(via Zoom) Our Annual General Meeting, followed by a talk by Simon Fowler on Local lives: Richmond residents remembered

Date(s) - Monday 14 September 2020
8:00 pm - 9:00 pm

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East Sheen Cemetery (Wikimedia Commons: David Howard / East Sheen cemetery / CC BY-SA 2.0)

We restarted our talks programme on Monday 14 September. However, because of the continuing Covid-19 restrictions, our first meeting, which included our rescheduled AGM, took place virtually via Zoom, rather than physically at Duke Street Church. 

After the AGM, Simon Fowler gave a talk on  “Local lives: Richmond residents remembered”. With photographs and other illustrations, Simon recounted some of the stories of some of the remarkable people – some famous, some forgotten – who have lived in Richmond and the local area.

We were delighted that 50 people logged in to the Society’s first ever event via Zoom. Unsurprisingly, we had a couple of hiccups, which is all to be expected given that delivering events via Zoom is a new challenge for us all. But as one of the participants said when they emailed us afterwards: “The technical hitches all add to the atmosphere.” Our thanks to Simon for an interesting and entertaining talk and for remaining unflustered.

Simon Fowler is a professional writer, researcher and tutor specialising in the two world wars and the 20th century. He lives in Kew, where he used to work at The National Archives. Simon has been a member of the Richmond Local History Society since it was set up and is now its Vice-Chair. He is the author of the Society’s book Richmond at War 1939-1945 and helped edit
the 2019 edition of The Streets of Richmond and Kew.

John Foley reports on Simon’s talk

Lockdown! Social distancing! Facemasks obligatory! Working from home, and shielding, required!

When the Society last met in March at Duke Street Church, the coronavirus was already stealthily spreading among us, but few realised quite the stunning effect this would swiftly have on our daily lives.

Simon Fowler found a very original and, in the circumstances, rather appropriate way of spending some of his lockdown time; in exploring the four local municipal cemeteries of Richmond and East Sheen (now run by Richmond upon Thames Council) and North Sheen and Mortlake (run by Hammersmith and Fulham Council). He was curious as to what he would discover about the people buried there and what the gravestones and memorials would tell him about how society had changed over the years.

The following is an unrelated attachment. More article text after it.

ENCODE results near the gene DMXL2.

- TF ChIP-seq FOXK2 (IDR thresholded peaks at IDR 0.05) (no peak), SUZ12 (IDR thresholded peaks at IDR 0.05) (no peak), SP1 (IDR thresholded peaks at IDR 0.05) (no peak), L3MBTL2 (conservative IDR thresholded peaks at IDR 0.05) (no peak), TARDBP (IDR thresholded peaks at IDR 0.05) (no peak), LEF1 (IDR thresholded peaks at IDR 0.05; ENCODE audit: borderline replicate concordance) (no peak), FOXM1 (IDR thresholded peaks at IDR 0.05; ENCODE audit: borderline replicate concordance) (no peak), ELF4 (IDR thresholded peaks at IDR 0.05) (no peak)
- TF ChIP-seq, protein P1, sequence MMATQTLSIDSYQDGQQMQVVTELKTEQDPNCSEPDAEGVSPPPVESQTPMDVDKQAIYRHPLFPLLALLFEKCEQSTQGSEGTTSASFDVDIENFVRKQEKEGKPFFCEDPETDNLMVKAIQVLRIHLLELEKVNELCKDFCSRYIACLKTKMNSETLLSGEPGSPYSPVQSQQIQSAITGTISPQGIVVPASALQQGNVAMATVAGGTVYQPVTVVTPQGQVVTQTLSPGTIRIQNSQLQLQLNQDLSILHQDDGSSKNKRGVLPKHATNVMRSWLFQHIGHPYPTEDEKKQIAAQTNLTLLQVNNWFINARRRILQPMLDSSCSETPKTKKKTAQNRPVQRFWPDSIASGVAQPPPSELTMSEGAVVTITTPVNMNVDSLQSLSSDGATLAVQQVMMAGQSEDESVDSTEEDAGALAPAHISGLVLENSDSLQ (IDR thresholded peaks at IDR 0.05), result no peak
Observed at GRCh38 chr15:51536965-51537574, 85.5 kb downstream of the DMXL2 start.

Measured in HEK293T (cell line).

The Burial Act 1852, intended to close overcrowded and unhygienic Victorian churchyards, resulted locally in the creation of fresh burial grounds. In wandering among the gravestones, many of which are in poor condition (the local authority now only mows the surrounding grass), Simon made some interesting discoveries.

A most original and ornate memorial at East Sheen Cemetery, covered by angels sculpted by Sidney Marsh, and listed Grade II* by Historic England, is in memory of George Lancaster, a coal industry magnate from the north (who died in 1920) and his wife Elisa Mary (who died in 1922). In contrast is the severe memorial slab to Sir Max Waechter (1837–1924) a German-born civil engineer and philanthropist who saved our view from Richmond Hill in perpetuity. Despite this munificence his tomb is in poor condition and, in his later years, he was socially shunned due to anti-German feeling during the First World War.

Another benefactor was Joseph Mears, who built houses and pubs, opened cinemas, ran a fleet of pleasure boats and founded Chelsea Football Club. He was also Richmond’s mayor in 1931/32 and was given a big funeral.

Simon’s trek through the weeds and brambles uncovered the grave (whose inscription is hard to read) of the Hilditch family, longtime owners of Asgill House. He also discovered a tomb to George Bishop, formerly proprietor of Bishops Hotel, and gravestones of George Harney a former Chartist leader and lifelong socialist who found sojourn in Richmond, and one to our own David Blomfield so recently and sadly departed.

Moving are the war graves of which there are many (several wartime hospitals were in the vicinity) and one also encounters William O’Mahony of the King’s African Rifles (1896–1928) and the indomitable Charles Hankins. Having lost both legs in 1943, Hankins became a well known resident of the Star and Garter home, walking on artificial legs, cycling through the park on his tricycle and raising funds for his disabled colleagues and children, by long sponsored tricycle rides to Worthing (56 miles) before expanding his efforts into tricycle marathons (John O’Groats to Land’s End).

The civilians are not forgotten either, though a cross erected in memory of 74 Mortlake and Barnes air raid victims leans drunkenly at an acute angle as if itself the victim of bomb blast!

There are also many memorials to Poles, exiled here from their country by the war.

And Simon noticed too how some of the recent memorials veer towards informality, with post-Christian messages and even to pagan-type displays of offerings (bottles of Malibu rum) laid out as if for the deceased to take to a better world. .

Save that from yonder ivy-mantled tow’r
The moping owl does to the moon complain
Of such as, wand’ring near her secret bow’r,
Molest her ancient solitary reign
Beneath those rugged elms, that yew-tree’s shade,
Where heaves the turf in many a mould’ring heap,
Each in his narrow cell for ever laid,
The rude forefathers of the hamlet sleep.

No ivy-mantled tower, Richmond is rather more than a hamlet, and the breezy expanse of broadly laid out, if not well maintained, municipal burial ground may lack the mysterious and intimate atmosphere of Thomas Gray’s 18th-century Buckinghamshire graveyard. But an expedition around Richmond’s modern cemeteries, in these strange and unsettling times, may well be calming to the soul and spirit.